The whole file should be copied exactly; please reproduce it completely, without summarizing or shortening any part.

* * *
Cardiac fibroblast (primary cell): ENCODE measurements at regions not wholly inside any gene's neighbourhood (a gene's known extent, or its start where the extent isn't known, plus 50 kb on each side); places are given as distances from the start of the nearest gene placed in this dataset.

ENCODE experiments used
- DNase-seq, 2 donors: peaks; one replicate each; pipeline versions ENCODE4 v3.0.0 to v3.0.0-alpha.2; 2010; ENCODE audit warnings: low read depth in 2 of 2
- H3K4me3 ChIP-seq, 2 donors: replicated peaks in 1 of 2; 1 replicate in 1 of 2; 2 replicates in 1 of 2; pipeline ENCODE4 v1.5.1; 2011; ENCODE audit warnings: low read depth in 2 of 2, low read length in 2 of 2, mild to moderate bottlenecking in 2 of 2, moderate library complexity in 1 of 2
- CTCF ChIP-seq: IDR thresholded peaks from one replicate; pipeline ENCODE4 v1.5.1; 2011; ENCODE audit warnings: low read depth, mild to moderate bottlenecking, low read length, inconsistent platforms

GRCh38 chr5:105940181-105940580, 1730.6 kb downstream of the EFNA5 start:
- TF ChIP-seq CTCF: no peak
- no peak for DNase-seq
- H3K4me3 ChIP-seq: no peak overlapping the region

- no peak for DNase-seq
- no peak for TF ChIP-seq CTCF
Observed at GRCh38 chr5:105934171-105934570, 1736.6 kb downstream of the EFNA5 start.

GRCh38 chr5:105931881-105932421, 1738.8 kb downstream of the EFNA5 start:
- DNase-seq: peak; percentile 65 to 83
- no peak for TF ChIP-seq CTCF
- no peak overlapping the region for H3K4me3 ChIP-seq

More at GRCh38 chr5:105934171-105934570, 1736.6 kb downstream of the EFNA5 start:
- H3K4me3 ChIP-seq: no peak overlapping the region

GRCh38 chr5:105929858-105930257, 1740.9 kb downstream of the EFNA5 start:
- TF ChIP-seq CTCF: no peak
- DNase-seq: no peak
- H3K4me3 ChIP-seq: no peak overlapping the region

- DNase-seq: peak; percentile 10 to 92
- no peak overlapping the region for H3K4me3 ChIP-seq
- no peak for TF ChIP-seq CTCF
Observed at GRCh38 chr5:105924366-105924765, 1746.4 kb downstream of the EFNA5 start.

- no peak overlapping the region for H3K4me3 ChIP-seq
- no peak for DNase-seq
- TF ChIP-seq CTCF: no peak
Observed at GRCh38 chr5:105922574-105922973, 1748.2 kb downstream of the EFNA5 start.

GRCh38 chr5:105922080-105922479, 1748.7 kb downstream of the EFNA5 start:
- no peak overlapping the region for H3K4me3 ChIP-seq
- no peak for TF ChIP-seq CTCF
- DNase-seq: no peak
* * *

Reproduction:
Cardiac fibroblast (primary cell): ENCODE measurements at regions not wholly inside any gene's neighbourhood (a gene's known extent, or its start where the extent isn't known, plus 50 kb on each side); places are given as distances from the start of the nearest gene placed in this dataset.

ENCODE experiments used
- DNase-seq, 2 donors: peaks; one replicate each; pipeline versions ENCODE4 v3.0.0 to v3.0.0-alpha.2; 2010; ENCODE audit warnings: low read depth in 2 of 2
- H3K4me3 ChIP-seq, 2 donors: replicated peaks in 1 of 2; 1 replicate in 1 of 2; 2 replicates in 1 of 2; pipeline ENCODE4 v1.5.1; 2011; ENCODE audit warnings: low read depth in 2 of 2, low read length in 2 of 2, mild to moderate bottlenecking in 2 of 2, moderate library complexity in 1 of 2
- CTCF ChIP-seq: IDR thresholded peaks from one replicate; pipeline ENCODE4 v1.5.1; 2011; ENCODE audit warnings: low read depth, mild to moderate bottlenecking, low read length, inconsistent platforms

GRCh38 chr5:105940181-105940580, 1730.6 kb downstream of the EFNA5 start:
- TF ChIP-seq CTCF: no peak
- no peak for DNase-seq
- H3K4me3 ChIP-seq: no peak overlapping the region

- no peak for DNase-seq
- no peak for TF ChIP-seq CTCF
Observed at GRCh38 chr5:105934171-105934570, 1736.6 kb downstream of the EFNA5 start.

GRCh38 chr5:105931881-105932421, 1738.8 kb downstream of the EFNA5 start:
- DNase-seq: peak; percentile 65 to 83
- no peak for TF ChIP-seq CTCF
- no peak overlapping the region for H3K4me3 ChIP-seq

More at GRCh38 chr5:105934171-105934570, 1736.6 kb downstream of the EFNA5 start:
- H3K4me3 ChIP-seq: no peak overlapping the region

GRCh38 chr5:105929858-105930257, 1740.9 kb downstream of the EFNA5 start:
- TF ChIP-seq CTCF: no peak
- DNase-seq: no peak
- H3K4me3 ChIP-seq: no peak overlapping the region

- DNase-seq: peak; percentile 10 to 92
- no peak overlapping the region for H3K4me3 ChIP-seq
- no peak for TF ChIP-seq CTCF
Observed at GRCh38 chr5:105924366-105924765, 1746.4 kb downstream of the EFNA5 start.

- no peak overlapping the region for H3K4me3 ChIP-seq
- no peak for DNase-seq
- TF ChIP-seq CTCF: no peak
Observed at GRCh38 chr5:105922574-105922973, 1748.2 kb downstream of the EFNA5 start.

GRCh38 chr5:105922080-105922479, 1748.7 kb downstream of the EFNA5 start:
- no peak overlapping the region for H3K4me3 ChIP-seq
- no peak for TF ChIP-seq CTCF
- DNase-seq: no peak